Grant Thornton falls from audit supervision’s top tier.

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  • Grant Thornton has been demoted from the top tier of audit supervision due to a decrease in the number of high-profile clients
  • The accountancy firm has faced several regulatory fines in recent years due to deficiencies in its audit work

Grant Thornton has reportedly been demoted from the top tier of audit supervision after the accountancy firm cut its number of high-profile clients, the Financial Times has reported. The demotion is seen as a setback for the firm, which has faced several regulatory fines in recent years due to deficiencies in its audit work. This move comes at a time when the Big Four accounting firms are under increased scrutiny and calls for reform in the audit industry are growing.

Grant Thornton has faced criticism for its controversial audits of high-profile companies such as Sports Direct and Patisserie Valerie. In 2019, the firm was fined £650,000 for its poor audit of the cake chain, which collapsed following a massive accounting fraud. The firm was also fined £3m in 2018 over its audit of another chain, BHS, which collapsed with a huge pension deficit.

The demotion from the top tier of audit supervision means that Grant Thornton will now be subject to more frequent inspections and will have to provide additional information to regulators. The move is seen as a way to increase oversight of the firm and ensure that it is carrying out its audits properly.

Grant Thornton is not the only accounting firm that has faced regulatory action in recent years. The Big Four accounting firms, Deloitte, EY, KPMG, and PwC, have all faced criticism over their audit work and have been the subject of regulatory investigations. Calls for reform of the audit industry have been growing, with some experts calling for the break-up of the Big Four and the introduction of greater competition.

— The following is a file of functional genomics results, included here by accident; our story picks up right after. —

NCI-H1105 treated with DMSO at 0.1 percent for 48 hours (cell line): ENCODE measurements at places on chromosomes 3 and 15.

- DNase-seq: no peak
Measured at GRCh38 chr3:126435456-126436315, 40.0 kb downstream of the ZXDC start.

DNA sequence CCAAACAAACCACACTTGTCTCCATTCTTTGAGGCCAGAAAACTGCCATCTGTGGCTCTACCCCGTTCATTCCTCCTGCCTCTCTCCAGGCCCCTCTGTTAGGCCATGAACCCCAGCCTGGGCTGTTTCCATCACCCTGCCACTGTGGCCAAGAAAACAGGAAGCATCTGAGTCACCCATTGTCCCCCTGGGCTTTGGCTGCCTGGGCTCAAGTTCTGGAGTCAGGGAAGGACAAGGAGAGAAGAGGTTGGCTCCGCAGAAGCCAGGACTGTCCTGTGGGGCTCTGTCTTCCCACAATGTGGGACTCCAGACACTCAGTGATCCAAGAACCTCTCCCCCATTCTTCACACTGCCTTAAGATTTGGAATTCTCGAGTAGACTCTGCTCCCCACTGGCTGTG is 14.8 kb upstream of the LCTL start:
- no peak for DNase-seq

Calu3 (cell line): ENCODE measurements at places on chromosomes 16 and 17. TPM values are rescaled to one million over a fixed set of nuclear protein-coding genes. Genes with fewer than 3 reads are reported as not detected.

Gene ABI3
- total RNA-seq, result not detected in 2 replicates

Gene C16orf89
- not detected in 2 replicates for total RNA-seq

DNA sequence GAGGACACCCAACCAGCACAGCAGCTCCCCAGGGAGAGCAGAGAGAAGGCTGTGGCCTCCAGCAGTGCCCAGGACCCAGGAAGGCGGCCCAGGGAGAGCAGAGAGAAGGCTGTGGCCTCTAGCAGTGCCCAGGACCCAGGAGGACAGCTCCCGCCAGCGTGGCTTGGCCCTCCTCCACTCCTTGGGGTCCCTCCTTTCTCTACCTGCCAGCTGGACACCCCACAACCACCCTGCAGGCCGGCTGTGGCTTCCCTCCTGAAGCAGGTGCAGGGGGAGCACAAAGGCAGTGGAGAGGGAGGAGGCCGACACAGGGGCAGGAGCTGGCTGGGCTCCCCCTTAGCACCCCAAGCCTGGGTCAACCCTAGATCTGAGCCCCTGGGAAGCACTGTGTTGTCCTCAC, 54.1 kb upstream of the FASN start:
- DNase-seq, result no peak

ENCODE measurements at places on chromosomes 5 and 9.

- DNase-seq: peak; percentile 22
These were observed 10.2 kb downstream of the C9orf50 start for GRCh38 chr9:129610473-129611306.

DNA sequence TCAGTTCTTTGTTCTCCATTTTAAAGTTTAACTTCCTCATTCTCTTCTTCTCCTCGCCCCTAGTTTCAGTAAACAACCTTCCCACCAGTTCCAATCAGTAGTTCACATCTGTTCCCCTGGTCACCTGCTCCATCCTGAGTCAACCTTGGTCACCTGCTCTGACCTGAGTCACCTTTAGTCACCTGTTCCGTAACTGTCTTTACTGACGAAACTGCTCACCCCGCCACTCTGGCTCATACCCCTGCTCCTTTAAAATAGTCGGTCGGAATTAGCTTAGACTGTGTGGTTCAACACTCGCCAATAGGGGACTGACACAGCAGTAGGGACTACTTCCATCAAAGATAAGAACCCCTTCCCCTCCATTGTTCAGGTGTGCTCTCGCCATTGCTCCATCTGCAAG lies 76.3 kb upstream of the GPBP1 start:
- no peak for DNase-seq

Despite the criticism and regulatory action, the Big Four continue to dominate the audit market, with a market share of around 97%. Many argue that the concentration of power in the hands of a few large firms is a major factor contributing to the problems in the industry. They argue that greater competition would lead to higher-quality audits and improved accountability.

The Financial Reporting Council (FRC), the regulator responsible for overseeing the audit industry, is currently conducting a review of the sector. The review is expected to result in recommendations for reform, which could include measures to increase competition and improve the quality of audits.

In the meantime, the demotion of Grant Thornton from the top tier of audit supervision is seen as a warning sign for other accounting firms. It is a reminder that regulators are closely scrutinizing the industry and will take action against firms that fail to meet the required standards. The demotion also highlights the need for reform in the audit industry to ensure that audits are carried out properly and investors can have confidence in financial statements.

In conclusion, Grant Thornton’s demotion from the top tier of audit supervision is a significant development in the ongoing debate about the future of the audit industry. It highlights the need for reform and increased oversight to improve the quality of audits and restore confidence in the industry. The demotion serves as a warning to other accounting firms that they must take their responsibilities seriously and ensure that their audits meet the required standards.

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